There’s something strange in the neighborhood, who are you gonna call? Ghostbusters! There’s a great way to get the chuckles in, who are you gonna call? Ghostbusters! There’s a perfect cast who almost feels like family, who are you gonna call? Ghostbusters of freaking course!
It’s already been 32 years, so does the original B-Movie extravaganza still hold up with our times? For the most part, absolutely. But are there still issues? Sure.
You already know the story of these average Joes becoming New York’s saviors, so I’ll just skip ahead to the part you actually care about: how the movie holds up after a generation has passed.
First, the actors: Bill Murray as Dr. Peter Venkman actually behaves more like a wisecracking jerk than you remembered him as. Just look at how he’s first introduced, how he cheats his way through an electrocution test so that the girl he’s testing is never wrong, but the poor guy next to her keeps answering wrong. Murray wins you over by his incredibly subtle comic actions, whether if it’s through an unemotional comment or an underwhelming reaction to something amazing. The rest of the cast follows the same approach, including Dan Aykroyd as Dr. Raymond Stantz, who can bring laughs with just a subtle head nod. Along with the deadpan humor given by the main cast, one other actor balances that out with his overly silly comedy: Rick Moranis. I doubt I have ever laughed harder in my life by a possessed guy with glasses rubbing pizza on his face and sniffing popcorn. If you haven’t seen this movie before, you will die of amazement by the cast’s natural chemistry that makes their one-dimensional characters surprisingly human.
However, like any shut-your-brain-off-for-two-hours movie, Ghostbusters still has room for improvement. The plot overall feels rather rushed, right from the start. The pivotal moment where the three scientists are fired from the university basically breezes by without much time to take it in. Then they suddenly air a TV commercial advertising their business, which just makes me want to know what happened in that process. Then a quick zero to hero montage transitions us from point A to point B. I sort of hoped to see more ghost hunting in a movie called “Ghostbusters.”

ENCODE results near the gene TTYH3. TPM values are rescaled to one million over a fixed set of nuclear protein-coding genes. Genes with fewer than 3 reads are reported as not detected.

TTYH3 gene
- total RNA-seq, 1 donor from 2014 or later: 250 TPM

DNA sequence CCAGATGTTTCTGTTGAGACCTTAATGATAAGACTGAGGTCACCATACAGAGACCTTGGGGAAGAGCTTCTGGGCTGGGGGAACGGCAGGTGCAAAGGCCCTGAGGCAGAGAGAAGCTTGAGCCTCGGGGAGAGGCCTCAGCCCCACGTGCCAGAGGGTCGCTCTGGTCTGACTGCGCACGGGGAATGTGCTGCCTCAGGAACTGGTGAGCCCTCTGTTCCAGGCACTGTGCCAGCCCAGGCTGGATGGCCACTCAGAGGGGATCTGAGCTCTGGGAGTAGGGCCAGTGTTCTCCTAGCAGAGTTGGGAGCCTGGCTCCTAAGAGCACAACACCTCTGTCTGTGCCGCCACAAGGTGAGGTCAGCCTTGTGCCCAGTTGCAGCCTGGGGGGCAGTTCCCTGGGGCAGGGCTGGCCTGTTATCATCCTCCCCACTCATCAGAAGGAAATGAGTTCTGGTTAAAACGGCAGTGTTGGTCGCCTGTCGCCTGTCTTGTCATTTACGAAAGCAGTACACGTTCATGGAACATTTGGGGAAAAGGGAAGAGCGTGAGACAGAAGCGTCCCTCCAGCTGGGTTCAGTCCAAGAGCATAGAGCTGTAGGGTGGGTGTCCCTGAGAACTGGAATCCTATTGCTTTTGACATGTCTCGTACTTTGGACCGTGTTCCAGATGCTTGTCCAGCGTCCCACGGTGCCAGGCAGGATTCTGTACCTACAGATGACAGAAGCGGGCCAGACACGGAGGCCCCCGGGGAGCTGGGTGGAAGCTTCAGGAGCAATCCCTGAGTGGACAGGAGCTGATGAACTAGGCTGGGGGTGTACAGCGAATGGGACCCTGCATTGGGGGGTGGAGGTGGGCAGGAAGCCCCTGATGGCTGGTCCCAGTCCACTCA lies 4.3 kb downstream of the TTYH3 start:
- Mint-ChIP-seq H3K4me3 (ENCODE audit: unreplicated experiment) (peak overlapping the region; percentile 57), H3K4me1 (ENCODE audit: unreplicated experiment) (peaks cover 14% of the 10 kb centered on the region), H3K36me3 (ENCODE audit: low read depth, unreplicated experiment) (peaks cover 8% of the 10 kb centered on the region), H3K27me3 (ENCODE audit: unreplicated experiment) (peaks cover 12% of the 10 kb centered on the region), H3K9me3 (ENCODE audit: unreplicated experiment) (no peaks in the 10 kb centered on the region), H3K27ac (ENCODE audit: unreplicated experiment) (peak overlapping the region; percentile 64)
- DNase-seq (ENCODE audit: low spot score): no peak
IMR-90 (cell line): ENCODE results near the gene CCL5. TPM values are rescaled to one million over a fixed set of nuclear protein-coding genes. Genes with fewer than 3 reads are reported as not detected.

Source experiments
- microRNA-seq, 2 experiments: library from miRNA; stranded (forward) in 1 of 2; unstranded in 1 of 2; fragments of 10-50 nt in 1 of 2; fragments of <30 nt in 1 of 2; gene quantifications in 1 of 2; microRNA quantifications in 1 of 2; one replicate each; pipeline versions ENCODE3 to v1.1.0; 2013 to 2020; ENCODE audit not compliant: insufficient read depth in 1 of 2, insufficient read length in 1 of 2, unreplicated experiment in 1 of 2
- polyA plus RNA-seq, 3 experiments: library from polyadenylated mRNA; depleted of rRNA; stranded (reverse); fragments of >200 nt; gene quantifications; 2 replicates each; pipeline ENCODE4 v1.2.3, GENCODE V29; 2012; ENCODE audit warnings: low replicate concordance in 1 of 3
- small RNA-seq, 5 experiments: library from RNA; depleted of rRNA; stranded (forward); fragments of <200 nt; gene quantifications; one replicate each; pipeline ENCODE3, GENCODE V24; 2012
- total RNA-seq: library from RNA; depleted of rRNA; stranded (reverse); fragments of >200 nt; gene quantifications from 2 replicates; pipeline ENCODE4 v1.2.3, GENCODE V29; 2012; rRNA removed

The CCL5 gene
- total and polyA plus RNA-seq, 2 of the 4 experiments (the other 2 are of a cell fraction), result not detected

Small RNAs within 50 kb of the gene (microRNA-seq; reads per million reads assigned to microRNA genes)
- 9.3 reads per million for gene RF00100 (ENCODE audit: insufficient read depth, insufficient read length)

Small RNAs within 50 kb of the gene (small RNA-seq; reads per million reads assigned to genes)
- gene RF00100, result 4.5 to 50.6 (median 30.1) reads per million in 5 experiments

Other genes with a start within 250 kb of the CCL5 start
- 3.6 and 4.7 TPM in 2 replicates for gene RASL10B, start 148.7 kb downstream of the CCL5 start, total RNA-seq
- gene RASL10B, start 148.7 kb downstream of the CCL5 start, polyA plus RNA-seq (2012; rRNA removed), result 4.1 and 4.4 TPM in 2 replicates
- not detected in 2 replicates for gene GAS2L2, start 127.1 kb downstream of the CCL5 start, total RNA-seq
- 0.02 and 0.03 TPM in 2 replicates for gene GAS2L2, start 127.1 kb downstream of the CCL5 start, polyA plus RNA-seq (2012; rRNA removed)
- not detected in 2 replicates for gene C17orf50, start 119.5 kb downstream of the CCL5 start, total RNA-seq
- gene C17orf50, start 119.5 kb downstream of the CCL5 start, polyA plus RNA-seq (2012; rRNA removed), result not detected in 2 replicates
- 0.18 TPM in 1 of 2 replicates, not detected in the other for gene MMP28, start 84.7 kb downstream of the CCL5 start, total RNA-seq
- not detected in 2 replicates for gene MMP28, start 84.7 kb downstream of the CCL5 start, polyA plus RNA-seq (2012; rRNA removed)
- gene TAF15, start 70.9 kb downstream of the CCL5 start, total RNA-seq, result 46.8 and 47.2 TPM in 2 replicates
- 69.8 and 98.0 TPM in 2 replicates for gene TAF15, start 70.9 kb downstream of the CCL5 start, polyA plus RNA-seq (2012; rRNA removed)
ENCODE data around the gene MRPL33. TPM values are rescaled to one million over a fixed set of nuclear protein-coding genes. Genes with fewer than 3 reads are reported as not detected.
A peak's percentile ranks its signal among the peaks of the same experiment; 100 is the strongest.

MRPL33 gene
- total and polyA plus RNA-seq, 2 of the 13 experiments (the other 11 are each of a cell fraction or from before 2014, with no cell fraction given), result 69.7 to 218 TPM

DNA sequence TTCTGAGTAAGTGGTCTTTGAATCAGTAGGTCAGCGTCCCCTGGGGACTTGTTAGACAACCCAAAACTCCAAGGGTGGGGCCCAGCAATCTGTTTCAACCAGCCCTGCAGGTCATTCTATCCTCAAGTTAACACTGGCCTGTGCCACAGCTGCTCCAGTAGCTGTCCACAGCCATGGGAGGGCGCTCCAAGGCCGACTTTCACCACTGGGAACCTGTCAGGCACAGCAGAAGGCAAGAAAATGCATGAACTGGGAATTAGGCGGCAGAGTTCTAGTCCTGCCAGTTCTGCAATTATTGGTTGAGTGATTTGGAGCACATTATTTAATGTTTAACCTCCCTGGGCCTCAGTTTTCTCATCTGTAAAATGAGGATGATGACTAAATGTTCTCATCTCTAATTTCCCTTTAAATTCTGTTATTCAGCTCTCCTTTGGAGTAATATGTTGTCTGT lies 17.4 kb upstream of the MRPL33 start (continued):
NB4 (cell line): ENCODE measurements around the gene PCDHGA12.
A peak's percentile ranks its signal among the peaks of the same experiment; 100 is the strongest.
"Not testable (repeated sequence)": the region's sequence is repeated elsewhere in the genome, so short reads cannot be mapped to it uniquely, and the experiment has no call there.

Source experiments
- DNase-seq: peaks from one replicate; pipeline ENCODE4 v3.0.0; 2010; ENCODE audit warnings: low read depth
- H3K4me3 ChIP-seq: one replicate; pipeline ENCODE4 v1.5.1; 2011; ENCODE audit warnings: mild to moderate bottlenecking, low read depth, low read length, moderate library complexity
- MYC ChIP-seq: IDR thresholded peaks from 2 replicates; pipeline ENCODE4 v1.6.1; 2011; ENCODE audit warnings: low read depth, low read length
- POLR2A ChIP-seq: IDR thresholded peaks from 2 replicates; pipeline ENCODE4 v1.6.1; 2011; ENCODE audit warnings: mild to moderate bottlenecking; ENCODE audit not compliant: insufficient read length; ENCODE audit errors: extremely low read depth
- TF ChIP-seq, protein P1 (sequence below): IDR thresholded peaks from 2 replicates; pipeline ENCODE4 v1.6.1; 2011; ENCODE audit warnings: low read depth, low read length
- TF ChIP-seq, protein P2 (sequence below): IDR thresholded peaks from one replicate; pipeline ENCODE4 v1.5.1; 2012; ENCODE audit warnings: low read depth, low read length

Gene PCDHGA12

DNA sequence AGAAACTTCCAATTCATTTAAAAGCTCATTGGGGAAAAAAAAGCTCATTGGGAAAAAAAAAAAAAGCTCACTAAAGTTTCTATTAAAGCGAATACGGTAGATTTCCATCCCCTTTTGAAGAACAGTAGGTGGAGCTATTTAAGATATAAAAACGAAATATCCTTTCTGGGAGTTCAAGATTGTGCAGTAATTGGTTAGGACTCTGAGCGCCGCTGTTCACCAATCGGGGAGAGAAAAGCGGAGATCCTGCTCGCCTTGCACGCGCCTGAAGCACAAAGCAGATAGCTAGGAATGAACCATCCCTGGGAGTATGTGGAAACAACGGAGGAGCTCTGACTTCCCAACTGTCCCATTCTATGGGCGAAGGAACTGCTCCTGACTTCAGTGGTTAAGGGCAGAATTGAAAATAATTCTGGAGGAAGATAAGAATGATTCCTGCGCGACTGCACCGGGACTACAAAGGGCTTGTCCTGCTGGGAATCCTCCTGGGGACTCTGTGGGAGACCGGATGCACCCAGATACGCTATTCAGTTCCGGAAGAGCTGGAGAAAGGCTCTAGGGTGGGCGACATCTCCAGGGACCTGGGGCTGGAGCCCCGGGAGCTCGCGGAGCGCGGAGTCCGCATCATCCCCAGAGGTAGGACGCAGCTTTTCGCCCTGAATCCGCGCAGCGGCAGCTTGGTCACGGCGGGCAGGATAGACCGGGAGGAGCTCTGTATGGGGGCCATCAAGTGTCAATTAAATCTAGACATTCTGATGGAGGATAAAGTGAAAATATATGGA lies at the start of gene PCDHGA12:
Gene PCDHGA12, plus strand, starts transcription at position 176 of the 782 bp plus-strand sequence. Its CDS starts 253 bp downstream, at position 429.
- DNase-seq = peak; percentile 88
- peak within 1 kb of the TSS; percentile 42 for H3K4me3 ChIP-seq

At least that’s easy to forgive: Ivan Reitman succeeded in pacing appropriate elements of tension that add to the scariness expected from 1980’s B-movies. The way that the eggs bubble in Dana’s apartment creates precisely the same type of paranoia felt whenever relating to such demonic forces. It’s a moment that slowly and gradually builds scene by scene until whammo! But I find it a darn shame that the film’s silly climax removes all tension for the jokes and special effects to have their moment of glory.
Does that mean that Ghostbusters is overrated though? I don’t think so. Not even close, in fact. This iconic 80’s feature is no Citizen Kane, but is still, even for today’s generation of millennials, a great big slimy ball of fun delivered by the perfect cast. So if there is some night where your friends are bored, who are you gonna call? Ghostbusters!
O’Connell, Sean. Bill Murray Gives His Most Honest Reaction Yet To The Ghostbusters Remake. Digital image. CinemaBlend. Disqus, 6/2016. Web. <http://www.cinemablend.com/new/Bill-Murray-Gives-His-Most-Honest-Reaction-Yet-Ghostbusters-Remake-135947.html>.